Halacha prohibits Jewish celebration of Halloween. The reason comes from a pasuk in Parshat Kedoshim that we will read this Shabbat (hence I am writing about this in April instead of in October), Vayikra 18:3: “Do not perform the practice of the land of Egypt in which you dwelled; and do not perform the practice of the land of Cnaan to which I bring you and do not follow their traditions”.

There is no shortage of Jewish holidays to celebrate. Halloween is usually only a few weeks after a month of holidays including Rosh Hashana, Yom Kippur, Sukkot, the holiday which celebrates the fact that we should appreciate that everything that we harvest comes from God and Simchat Torah, a festival where children amass a tremendous amount of candy while celebrating the Torah.

Those who want to celebrate the products of the earth do so on Sukkot. Those who like to collect candy do so on Simchat Torah. Those who want to get dressed up in costumes will have to wait a few months, but they can do so on Purim.

The beauty of living in Israel is that we don’t even realize when it is Halloween since the country follows the Jewish calendar.


Aliya for Sincere Converts Print E-mail
Friday, 04 May 2012

In Parshat Kedoshim (Vayikra 19:33-34) we read: “When a convert dwells among you in your Land, do not taunt him. The convert who dwells with you shall be like a native among you and you shall love him like yourself for you were aliens in the land of Egypt- I am Hashem your God.”


Why does this pasuk specifically talk about a convert living in the Land of Israel?


The Gemara in Yevamot 47a answers: We learn from this pasuk that we can accept converts even in the Land of Israel. We may have thought that they are trying to move to Israel because it is a great and prosperous Land but even in the times that the Land isn’t prosperous, there are still laws that ensure that all of the poor have food to eat (leket, shichecha and peah). The Torah still states that we do accept converts in the Land of Israel.


Unfortunately, the Ministry of Interior and the Rabbinate in Israel suspect each convert that comes to Israel, assuming that they are only moving here to receive Sal Klita (money given by the government to new olim) and they therefore give each convert, even those approved by the strictest of courts a hard time before they (hopefully) finally let them make aliya.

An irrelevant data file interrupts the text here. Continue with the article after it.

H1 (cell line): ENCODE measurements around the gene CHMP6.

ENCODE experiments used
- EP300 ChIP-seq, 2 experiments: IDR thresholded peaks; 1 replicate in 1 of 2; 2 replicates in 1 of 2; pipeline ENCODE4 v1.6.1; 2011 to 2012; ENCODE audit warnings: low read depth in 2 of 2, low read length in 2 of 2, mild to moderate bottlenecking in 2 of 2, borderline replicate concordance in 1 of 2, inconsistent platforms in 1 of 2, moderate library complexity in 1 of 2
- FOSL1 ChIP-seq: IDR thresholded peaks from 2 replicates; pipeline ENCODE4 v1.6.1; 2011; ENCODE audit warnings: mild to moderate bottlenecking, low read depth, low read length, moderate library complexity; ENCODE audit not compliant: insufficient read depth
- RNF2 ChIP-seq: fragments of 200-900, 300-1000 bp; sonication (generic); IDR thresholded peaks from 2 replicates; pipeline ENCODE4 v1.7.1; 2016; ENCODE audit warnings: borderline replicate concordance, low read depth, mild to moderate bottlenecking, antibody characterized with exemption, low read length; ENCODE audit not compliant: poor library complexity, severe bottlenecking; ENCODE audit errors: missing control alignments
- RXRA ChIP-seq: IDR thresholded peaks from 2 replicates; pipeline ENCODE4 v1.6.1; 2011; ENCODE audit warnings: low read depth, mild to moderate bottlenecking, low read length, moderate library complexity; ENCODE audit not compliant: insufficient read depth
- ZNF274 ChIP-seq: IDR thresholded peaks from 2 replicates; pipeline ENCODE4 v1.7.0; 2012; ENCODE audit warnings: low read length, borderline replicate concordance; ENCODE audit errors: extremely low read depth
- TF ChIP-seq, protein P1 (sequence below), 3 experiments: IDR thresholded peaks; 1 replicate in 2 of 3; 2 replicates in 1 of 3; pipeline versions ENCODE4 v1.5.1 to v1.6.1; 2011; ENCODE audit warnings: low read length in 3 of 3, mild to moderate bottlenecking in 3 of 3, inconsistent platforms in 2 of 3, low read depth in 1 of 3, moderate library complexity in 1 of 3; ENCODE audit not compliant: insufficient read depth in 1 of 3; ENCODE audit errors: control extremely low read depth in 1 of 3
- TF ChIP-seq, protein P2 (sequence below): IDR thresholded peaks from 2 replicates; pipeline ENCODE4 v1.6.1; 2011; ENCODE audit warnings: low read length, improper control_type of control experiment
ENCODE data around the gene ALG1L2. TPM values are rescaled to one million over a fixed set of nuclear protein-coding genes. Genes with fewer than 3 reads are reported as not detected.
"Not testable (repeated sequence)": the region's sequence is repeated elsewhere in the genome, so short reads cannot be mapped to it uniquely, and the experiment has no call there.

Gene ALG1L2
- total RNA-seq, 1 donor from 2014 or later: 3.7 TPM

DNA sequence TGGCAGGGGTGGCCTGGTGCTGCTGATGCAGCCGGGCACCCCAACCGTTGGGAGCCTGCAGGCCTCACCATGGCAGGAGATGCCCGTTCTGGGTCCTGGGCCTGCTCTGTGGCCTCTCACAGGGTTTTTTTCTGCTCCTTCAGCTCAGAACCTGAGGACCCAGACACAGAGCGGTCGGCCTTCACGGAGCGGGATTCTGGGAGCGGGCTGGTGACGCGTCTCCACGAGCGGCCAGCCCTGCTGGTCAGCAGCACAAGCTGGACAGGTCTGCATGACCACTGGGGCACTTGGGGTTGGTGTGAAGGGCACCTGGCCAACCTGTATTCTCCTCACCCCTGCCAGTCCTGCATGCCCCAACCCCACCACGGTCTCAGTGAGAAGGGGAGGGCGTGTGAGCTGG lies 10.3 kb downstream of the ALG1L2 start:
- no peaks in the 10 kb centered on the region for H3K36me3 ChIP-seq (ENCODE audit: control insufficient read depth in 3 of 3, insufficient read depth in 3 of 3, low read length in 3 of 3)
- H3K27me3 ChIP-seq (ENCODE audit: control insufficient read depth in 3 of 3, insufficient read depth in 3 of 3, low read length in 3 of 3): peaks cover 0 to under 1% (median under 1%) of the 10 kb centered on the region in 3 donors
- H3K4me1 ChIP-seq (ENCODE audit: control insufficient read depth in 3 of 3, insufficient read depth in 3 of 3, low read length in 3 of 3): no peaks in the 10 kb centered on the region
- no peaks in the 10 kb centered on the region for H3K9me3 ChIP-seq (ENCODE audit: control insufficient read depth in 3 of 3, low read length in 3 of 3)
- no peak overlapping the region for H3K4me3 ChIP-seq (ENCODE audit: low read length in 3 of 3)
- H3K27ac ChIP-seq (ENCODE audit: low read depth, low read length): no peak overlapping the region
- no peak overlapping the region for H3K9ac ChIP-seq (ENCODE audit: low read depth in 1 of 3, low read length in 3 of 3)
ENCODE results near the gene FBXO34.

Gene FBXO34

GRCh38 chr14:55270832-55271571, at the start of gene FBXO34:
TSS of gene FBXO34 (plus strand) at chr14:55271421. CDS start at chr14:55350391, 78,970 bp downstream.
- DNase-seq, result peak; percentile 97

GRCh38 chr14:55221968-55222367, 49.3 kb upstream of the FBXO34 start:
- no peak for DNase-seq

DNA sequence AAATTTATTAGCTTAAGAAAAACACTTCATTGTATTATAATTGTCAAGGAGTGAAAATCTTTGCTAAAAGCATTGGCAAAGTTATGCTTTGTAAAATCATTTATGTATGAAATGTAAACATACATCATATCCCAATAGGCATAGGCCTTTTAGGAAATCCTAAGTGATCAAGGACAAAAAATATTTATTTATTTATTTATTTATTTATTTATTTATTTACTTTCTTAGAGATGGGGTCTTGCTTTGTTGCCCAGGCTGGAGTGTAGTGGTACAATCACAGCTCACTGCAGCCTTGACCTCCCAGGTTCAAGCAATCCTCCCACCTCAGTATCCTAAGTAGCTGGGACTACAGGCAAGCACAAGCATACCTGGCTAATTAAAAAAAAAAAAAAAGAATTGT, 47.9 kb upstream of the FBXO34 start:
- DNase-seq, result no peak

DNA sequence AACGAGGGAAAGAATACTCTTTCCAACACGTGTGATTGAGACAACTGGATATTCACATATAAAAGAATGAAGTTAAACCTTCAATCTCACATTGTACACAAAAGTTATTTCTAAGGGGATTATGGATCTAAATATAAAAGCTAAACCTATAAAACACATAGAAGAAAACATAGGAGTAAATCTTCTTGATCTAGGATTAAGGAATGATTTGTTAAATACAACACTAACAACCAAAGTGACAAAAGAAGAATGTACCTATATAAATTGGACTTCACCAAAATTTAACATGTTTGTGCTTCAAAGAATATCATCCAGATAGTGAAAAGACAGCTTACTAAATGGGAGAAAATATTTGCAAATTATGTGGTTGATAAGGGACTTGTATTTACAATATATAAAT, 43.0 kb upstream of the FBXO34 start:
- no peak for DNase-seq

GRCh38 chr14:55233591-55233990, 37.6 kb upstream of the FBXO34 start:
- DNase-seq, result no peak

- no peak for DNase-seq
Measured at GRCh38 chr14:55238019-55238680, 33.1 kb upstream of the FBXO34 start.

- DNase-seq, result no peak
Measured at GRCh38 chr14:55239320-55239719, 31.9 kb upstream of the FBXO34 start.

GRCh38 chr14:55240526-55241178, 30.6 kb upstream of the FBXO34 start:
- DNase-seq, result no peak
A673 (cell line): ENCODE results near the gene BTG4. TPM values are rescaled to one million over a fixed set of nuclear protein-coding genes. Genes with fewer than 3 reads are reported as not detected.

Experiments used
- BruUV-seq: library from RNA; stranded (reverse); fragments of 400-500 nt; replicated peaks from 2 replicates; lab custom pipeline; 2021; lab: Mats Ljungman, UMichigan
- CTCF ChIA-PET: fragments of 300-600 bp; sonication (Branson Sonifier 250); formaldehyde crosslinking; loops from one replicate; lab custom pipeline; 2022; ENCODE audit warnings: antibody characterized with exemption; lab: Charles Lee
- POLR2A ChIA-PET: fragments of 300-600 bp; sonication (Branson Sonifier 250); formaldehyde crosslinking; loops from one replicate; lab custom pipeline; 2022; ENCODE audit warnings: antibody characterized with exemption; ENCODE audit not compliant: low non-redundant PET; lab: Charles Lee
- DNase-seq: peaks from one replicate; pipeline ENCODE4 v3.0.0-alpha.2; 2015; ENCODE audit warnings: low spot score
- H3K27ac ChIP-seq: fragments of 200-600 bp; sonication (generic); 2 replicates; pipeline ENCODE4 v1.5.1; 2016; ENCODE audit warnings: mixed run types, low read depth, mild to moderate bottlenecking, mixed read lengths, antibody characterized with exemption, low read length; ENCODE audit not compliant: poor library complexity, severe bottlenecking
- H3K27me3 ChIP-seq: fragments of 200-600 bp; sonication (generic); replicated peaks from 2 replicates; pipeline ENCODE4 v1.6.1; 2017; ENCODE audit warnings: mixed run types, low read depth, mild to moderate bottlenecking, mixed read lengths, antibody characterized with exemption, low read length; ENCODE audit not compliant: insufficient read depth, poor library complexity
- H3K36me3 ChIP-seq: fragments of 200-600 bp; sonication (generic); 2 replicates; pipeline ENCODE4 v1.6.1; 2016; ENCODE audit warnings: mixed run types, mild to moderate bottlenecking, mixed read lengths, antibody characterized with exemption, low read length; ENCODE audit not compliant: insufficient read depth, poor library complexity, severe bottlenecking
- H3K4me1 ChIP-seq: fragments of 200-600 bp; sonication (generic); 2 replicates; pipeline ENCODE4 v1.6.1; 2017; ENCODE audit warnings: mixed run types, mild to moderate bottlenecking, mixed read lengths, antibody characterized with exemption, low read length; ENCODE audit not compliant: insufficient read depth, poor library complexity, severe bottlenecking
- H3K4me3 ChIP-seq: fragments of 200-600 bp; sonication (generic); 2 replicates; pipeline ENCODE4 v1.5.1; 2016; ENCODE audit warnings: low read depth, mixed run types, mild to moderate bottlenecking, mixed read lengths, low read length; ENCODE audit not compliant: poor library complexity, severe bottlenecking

This is a very sad situation which must be rectified as it says in the psukim above: “do not taunt him”, “you shall love him like yourself”.


Let’s hope and pray that the process of aliya becomes easier for sincere converts.


A Different Kind of Fast Day Print E-mail
Friday, 29 April 2011

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In Jerusalem, there are many billboards with advertisements for upcoming cultural events and classes. A few months ago, there was a sign that caught my eye. It was for a fast day. This was not an ordinary fast day where we refrain from eating and drinking. Rather, it was a “Lashon HaRa Fast Day”, literally a day of avoiding the “Evil Tongue”, a day where we are conscious not to gossip.


I asked my students if they were up for it and they all agreed. From when we woke up in the morning, we were all extremely careful not to say anything about anybody else. One of the laws of “Avak Lashon HaRa”, literally traces of evil tongue, teaches us that we shouldn’t even say something good about another person since someone else may disagree which would end up turning the positive statement into a negative one.


My students studied the laws of Lashon HaRa in depth including the pasuk from Parshat Kedoshim, Vayikra 19:17 “Do not be a tale-bearer among your people” and they didn’t speak very much. In the evening we had a “break the fast”. They asked if this meant that they could now say everything that they were holding back all day but instead I brought them each a lollypop, a gift for their tongues for trying so hard all day.